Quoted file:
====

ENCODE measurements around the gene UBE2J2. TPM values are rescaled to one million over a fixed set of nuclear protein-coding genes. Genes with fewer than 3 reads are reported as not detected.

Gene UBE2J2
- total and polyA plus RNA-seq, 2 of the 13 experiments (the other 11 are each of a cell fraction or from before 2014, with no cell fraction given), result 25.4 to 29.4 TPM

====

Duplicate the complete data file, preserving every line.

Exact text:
ENCODE measurements around the gene UBE2J2. TPM values are rescaled to one million over a fixed set of nuclear protein-coding genes. Genes with fewer than 3 reads are reported as not detected.

Gene UBE2J2
- total and polyA plus RNA-seq, 2 of the 13 experiments (the other 11 are each of a cell fraction or from before 2014, with no cell fraction given), result 25.4 to 29.4 TPM